It is unlikely that households will see energy prices return to the previous low levels seen in 2020 and 2021 over the coming months, a new report from the energy regulator has found.

But the research from the Commission for the Regulation of Utilities (CRU) does predict that gas and electricity customers should see some benefit from falling commodity prices during the final three months of this year and the first three months of 2024.

The study had been requested by the Minister for the Environment, Climate and Communications Eamon Ryan.

It also found no evidence at this stage of market failure around competition or customer choice in retail energy markets.

The review also identified no evidence of supplier windfall profits in the retail market sector, with four suppliers exiting the market over the past 18 months and three more who have 80% of customers either returning profits to customers or running at a loss.

The CRU concluded that retail prices are continuing to reflect underlying cost drivers, such as wholesale gas and electricity prices.

However, there has been a lag period in how these pricing changes were passed on to customers as a result of supplier hedging strategies, it said.

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This hedging led to a reduced impact on consumers when wholesale prices rose to high levels and remained volatile last year, the report found.

But this slow smooth increase is set to be mirrored in a similarly slow and smooth decrease, as wholesale prices drop back, it said.

"This market monitoring has shown the huge challenges that high prices have caused for customers, particularly in the terms of higher levels of debt in electricity and gas," said Commissioner Aoife MacEvilly.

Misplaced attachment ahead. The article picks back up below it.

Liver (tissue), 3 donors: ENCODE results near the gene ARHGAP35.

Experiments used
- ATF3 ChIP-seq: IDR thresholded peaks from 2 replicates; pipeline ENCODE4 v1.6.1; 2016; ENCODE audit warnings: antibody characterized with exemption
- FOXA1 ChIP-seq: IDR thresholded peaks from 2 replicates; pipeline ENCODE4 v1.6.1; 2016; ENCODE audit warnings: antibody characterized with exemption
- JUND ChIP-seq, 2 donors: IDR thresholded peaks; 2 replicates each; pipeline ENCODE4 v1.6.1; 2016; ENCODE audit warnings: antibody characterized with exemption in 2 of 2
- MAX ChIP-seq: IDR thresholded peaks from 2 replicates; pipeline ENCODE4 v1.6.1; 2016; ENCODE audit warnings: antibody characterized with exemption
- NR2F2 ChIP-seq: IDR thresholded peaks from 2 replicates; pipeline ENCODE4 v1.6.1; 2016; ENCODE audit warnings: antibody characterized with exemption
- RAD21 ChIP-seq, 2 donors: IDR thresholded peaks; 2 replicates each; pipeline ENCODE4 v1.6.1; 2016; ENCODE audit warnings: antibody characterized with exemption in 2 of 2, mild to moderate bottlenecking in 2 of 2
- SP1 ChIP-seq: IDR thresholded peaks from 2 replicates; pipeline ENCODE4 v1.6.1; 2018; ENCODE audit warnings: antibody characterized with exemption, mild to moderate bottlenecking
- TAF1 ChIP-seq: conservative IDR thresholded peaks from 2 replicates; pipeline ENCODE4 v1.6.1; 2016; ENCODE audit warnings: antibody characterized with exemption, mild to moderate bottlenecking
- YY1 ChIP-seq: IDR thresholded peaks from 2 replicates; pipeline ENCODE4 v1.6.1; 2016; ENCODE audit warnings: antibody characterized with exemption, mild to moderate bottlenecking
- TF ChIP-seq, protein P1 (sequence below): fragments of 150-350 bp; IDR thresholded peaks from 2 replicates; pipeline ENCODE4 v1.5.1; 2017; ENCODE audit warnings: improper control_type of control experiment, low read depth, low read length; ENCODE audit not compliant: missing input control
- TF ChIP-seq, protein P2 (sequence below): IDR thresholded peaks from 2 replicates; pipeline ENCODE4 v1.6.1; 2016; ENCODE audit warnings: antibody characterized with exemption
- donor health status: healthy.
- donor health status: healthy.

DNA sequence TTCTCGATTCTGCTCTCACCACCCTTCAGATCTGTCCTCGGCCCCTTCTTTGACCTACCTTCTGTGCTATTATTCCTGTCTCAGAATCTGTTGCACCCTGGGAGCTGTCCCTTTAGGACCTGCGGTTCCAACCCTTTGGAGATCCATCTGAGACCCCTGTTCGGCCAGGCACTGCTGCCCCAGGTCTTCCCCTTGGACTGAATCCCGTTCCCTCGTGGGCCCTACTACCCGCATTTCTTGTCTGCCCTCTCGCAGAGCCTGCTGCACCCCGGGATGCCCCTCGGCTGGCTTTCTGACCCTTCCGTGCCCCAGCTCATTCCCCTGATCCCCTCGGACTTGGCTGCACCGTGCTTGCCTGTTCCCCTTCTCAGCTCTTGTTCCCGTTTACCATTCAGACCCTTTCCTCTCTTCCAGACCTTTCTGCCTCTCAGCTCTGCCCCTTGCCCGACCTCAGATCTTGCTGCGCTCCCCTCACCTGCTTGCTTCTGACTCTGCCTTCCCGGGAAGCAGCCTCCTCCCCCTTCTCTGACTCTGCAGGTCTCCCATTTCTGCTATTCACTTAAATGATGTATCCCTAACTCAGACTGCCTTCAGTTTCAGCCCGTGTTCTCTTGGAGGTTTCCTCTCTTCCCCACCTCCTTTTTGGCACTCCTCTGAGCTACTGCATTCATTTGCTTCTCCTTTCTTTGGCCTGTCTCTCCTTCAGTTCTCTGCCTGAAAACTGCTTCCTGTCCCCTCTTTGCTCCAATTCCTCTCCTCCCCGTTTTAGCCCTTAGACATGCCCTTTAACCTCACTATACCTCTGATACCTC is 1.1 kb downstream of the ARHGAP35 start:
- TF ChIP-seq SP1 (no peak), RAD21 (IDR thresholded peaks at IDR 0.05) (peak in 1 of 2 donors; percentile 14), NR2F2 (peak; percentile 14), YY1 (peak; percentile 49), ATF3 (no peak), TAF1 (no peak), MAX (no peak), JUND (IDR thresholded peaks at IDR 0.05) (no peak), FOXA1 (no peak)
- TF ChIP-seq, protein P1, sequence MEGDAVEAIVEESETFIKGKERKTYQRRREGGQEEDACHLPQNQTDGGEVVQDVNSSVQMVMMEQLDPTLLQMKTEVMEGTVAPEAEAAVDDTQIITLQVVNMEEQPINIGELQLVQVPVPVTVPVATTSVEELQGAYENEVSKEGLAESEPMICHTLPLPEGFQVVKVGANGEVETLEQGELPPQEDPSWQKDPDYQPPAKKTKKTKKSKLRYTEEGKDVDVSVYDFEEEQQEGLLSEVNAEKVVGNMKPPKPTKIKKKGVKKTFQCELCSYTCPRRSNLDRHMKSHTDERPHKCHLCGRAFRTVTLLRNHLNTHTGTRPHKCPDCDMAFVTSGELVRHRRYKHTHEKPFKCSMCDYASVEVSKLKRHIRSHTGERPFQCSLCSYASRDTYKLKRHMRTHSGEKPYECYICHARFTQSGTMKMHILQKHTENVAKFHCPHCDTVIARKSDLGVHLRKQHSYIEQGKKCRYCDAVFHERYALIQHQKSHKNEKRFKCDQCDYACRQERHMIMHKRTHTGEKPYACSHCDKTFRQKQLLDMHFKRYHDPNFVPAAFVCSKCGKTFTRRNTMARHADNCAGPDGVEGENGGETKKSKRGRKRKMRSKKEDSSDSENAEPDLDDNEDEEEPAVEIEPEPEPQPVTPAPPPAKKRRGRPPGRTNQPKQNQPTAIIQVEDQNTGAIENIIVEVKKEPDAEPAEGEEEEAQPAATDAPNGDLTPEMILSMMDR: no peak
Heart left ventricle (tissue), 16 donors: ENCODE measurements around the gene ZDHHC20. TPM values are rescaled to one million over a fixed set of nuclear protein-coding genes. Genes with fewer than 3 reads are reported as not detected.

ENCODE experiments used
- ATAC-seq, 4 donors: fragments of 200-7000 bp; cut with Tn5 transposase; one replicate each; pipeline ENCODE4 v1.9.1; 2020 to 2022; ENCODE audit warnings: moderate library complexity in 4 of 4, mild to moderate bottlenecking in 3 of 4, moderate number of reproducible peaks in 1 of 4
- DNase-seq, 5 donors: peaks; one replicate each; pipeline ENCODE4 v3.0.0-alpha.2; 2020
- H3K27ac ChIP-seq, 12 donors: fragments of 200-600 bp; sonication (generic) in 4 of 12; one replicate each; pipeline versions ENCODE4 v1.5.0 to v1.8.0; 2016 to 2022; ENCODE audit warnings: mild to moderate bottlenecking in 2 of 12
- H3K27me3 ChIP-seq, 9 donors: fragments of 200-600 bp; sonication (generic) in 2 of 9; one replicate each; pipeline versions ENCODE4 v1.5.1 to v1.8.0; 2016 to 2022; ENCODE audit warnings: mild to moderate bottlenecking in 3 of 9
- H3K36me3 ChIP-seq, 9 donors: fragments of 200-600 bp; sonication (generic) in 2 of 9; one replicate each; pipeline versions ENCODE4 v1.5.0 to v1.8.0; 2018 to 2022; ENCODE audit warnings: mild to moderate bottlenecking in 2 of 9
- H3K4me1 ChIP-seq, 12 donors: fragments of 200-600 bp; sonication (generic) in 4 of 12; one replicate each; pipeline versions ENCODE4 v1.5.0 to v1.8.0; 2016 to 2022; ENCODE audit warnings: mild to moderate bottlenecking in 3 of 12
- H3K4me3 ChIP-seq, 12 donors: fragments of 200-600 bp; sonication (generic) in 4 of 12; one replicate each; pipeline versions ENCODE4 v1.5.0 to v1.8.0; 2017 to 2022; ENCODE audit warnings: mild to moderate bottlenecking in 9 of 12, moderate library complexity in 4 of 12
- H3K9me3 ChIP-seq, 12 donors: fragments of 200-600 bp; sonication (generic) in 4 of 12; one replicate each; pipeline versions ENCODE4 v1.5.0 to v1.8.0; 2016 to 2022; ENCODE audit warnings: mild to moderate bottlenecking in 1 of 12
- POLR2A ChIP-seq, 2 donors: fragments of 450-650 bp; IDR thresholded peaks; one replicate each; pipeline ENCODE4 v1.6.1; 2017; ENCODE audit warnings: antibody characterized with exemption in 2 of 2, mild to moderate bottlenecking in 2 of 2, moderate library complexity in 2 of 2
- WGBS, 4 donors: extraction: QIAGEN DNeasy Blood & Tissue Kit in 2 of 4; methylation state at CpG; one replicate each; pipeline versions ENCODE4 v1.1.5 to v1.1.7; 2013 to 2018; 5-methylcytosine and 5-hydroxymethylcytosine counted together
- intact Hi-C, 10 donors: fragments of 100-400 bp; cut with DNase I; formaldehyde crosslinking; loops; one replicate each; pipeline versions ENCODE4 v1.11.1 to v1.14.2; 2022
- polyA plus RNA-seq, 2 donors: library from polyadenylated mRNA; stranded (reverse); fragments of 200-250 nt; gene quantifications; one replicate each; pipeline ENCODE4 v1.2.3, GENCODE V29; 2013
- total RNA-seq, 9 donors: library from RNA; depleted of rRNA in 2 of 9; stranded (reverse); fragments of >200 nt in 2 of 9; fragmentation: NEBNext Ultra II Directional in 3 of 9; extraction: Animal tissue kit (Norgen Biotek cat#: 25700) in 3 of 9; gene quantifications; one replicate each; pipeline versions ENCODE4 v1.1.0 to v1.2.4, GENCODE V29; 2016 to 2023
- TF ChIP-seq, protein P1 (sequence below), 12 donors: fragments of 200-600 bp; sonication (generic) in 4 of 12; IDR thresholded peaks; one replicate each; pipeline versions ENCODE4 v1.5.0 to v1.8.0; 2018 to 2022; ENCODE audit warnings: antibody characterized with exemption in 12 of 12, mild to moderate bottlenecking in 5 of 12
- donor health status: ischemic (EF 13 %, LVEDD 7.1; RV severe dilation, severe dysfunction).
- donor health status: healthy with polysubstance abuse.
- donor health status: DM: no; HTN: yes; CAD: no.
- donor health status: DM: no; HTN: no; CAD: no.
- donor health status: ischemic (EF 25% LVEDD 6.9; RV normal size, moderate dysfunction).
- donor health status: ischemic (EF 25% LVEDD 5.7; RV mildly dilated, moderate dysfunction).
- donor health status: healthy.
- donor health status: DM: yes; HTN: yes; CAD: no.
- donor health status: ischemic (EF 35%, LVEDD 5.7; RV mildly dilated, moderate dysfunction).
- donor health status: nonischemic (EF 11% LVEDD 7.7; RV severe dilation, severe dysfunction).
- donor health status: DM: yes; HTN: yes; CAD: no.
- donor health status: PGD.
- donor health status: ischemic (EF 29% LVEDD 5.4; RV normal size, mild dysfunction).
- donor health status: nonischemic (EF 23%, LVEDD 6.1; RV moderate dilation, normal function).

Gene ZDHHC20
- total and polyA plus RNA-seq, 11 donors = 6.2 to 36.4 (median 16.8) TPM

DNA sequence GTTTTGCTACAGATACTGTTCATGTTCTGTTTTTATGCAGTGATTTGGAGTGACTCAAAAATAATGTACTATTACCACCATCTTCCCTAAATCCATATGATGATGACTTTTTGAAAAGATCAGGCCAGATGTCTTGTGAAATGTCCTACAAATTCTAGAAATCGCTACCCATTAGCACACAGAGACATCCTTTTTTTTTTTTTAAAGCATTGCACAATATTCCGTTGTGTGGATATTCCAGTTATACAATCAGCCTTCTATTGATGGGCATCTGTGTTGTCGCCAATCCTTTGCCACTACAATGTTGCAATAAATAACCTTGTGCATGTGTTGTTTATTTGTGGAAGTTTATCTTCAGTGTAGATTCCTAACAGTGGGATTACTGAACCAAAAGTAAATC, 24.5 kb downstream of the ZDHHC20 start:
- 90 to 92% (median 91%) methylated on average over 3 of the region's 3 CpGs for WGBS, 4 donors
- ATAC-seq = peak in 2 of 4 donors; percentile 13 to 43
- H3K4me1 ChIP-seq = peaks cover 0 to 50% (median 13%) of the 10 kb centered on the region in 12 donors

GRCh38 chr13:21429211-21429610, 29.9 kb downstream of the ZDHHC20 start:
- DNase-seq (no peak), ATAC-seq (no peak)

"At the same time, the data has shown that the market is functioning and that hedging by suppliers has reduced the worst impact of the unprecedented volatility in global gas prices we have seen in the last 18 months".

"The CRU now expects that while prices may not reduce to their previous levels, customers should start to see some benefit of the falling prices," she added.

The research also found that while investment here in new energy networks and generation capacity in order to meet climate goals and increasing demand is adding to customers bills, it is in the best interests of consumers.

The report recommends a continuation of customer protection measures into this winter as well as more targeted measures to support those in debt.

It also suggests a wider promotion of existing protections, as well as to drive greater uptake of Time of Use tariffs.

The study also recommends that while Irish customers should fund investment needed to support the Irish market, when it comes to new infrastructure for exporting energy, then customer funding should be proportionate to any benefits they may receive.

The CRU has also commissioned a review of Irish energy costs from the Economic and Social Research Institute in order to better understand what drives prices here compared to elsewhere.

Speaking on RTÉ's Morning Ireland, Aoife MacEvilly said the CRU has been tracking retail costs and prices over the last 18 months.

"Looking ahead, what we're seeing is that while prices are now coming down and may continue to a certain extent, some of those underlying costs are remaining high and are not going to allow prices to return to the levels we saw before the crisis began," she said.

"Wholesale gas prices, while they've come down from the extreme highs we saw in 2022 are still more than double the level that we would have seen prior to the crisis, so that in itself is going to create a higher cost for suppliers in offering their customers," she added.

Ireland is also undergoing a transformational change in its energy sector, she pointed out.

"We're investing in vital infrastructure to upgrade our system to provide a secure transition. So, for security of supply to manage demand growth to decarbonise electricity, we're investing in networks, generation capacity, interconnectors, storage, all of this investment, that's vitally needed, but also adds to bills," she explained.

Aoife MacEvilly also said the commission does not have a role in monitoring or regulating hedging and there are a lot of different ways that suppliers hedge.

"They can buy gas contracts in the UK, they can invest in renewable capacity in Ireland and there are many ways in which they can hedge. It's quite different and it's really at the heart of a commercial strategy for a supplier," she stated.

Ms MacEvilly said future EU legislation will give energy regulators across the bloc a role in looking at supplier resilience and part of that may look at hedging.